Saturday, June 04, 2011

Have You Heard?

Have you heard WMC's radio ad extolling the virtues of a 21 mile-long strip mine in "Little Iron County?" I'm told there are several versions of it running around the state touting the Jobs and Unicorns Bill or Jobs Forever and Ever, Amen Bill or some such misnamed nonsense.

WMC claims thousands of jobs for decades while making claims for some sort of environmental protection. "Minnesota and Michigan have done it," they declare, without any acknowledgement of the degradation of the land in those places; the rust-colored ground water and the tap water that tastes like a bloody nose.

There's a new movie out that explains a lot about modern mining.

“If you try to do what they do in West Virginia in the Berkshires, the
Catskills or the Sierra Nevadas, or in Utah or Colorado, people would just put
you in jail,” [Bobby} Kennedy told us.

“Over the past 10 years, they’ve blown up and leveled an area of eastern Kentucky and southern West Virginia that is larger than the size of Delaware. They’ve blown up the 500 biggest mountains in West Virginia. They explode everyday 2,500 tons of dynamite, or ammonia nitrate explosives. It’s the equivalent of a Hiroshima bomb once a week. And they take the rock and debris and rubble and dump it into the adjacent river valley.”

But surely, you say, they won't do all that much blasting in Iron County because they'll have all those 2000 men and women in the pit. That's not the way modern mining works.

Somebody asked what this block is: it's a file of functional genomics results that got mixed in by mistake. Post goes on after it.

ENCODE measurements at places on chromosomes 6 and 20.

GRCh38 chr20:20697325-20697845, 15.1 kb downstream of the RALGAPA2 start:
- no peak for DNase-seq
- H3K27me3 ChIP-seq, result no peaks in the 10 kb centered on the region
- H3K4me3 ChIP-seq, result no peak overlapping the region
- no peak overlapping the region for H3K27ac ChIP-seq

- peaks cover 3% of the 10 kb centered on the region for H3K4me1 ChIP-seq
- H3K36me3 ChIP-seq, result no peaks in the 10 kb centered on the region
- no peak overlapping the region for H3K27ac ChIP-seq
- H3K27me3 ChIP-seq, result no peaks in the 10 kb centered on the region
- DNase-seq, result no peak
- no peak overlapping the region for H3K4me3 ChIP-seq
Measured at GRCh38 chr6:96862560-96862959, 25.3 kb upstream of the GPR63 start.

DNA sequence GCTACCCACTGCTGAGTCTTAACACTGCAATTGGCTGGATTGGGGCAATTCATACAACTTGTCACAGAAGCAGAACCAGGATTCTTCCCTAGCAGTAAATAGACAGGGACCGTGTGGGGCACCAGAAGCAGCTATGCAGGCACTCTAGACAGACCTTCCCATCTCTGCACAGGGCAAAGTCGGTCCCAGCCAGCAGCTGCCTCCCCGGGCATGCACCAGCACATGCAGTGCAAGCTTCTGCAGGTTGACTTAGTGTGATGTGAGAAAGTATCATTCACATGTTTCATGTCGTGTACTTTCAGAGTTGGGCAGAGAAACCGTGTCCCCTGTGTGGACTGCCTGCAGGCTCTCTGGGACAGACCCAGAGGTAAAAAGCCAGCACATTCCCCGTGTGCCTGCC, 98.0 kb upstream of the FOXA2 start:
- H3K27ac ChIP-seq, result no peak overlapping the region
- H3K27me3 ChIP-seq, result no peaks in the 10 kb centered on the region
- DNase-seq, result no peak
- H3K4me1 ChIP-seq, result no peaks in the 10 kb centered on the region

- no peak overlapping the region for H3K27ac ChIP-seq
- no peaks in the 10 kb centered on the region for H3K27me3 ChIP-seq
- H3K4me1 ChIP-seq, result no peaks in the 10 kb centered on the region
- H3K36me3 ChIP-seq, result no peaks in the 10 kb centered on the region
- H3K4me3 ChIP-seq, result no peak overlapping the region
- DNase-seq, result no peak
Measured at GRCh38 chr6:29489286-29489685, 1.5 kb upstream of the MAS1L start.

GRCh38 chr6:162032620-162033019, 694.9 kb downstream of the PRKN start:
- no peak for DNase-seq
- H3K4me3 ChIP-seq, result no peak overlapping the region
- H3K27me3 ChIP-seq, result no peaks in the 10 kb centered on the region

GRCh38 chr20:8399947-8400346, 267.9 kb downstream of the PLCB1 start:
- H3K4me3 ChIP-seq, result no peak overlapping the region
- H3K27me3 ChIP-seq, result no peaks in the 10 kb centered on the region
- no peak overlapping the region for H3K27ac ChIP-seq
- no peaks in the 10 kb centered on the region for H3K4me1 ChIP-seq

Haney told us that the industry’s argument that they need to engage in
mountaintop removal to protect jobs doesn’t hold up when you realize that
companies are extracting more coal with fewer workers.

“We’re both sensitive to the fact the economy is in a vulnerable place and that Americans need work. But it’s also a giant mythology,” Haney said. “The reality is that the coal industry has been using these explosives that Bobby was just talking about to eliminate jobs.”

How do they get away with it? Why do these things happen in West Virginia?

“They get away with it in West Virginia because as in every place where you
see large scale environmental injury, you’ll also see the subversion of
democracy. And at every level democracy has been crushed by these large
corporations in West Virginia,” Kennedy continued. “It’s distressing for
everyone in this country.”
And, that's why having a Governor at the beck and call of the Koch Brothers is a bad thing. Not because business is inherently evil but because government controlled by business is unable to act in the public good. The politics of Big Coal or of Big Iron is the same. They show fewer symptoms of conscience or discretion than a 19 year-old boy on MD 20-20. It's their nature. It's what they do.

Why does it matter here? Why should you care about coal in Kentucky or waste in West Virginia?

“West Virginia is really the template of where our nation is headed, which
is away from the democracy that our founders believed in and towards kind of a
corporate control of the decision-making at every level of government,” he said.
“And I think that’s one of the questions that this film really poses to the
American people.”
Lincoln wouldn't have made history if he'd spoken of a government of the businessman, for the businessman and by the businessman. Don't let Wisconsin sell its heritage for a few tons of taconite pellets.

Xoff has more about the underlying faulty economics in the plan.

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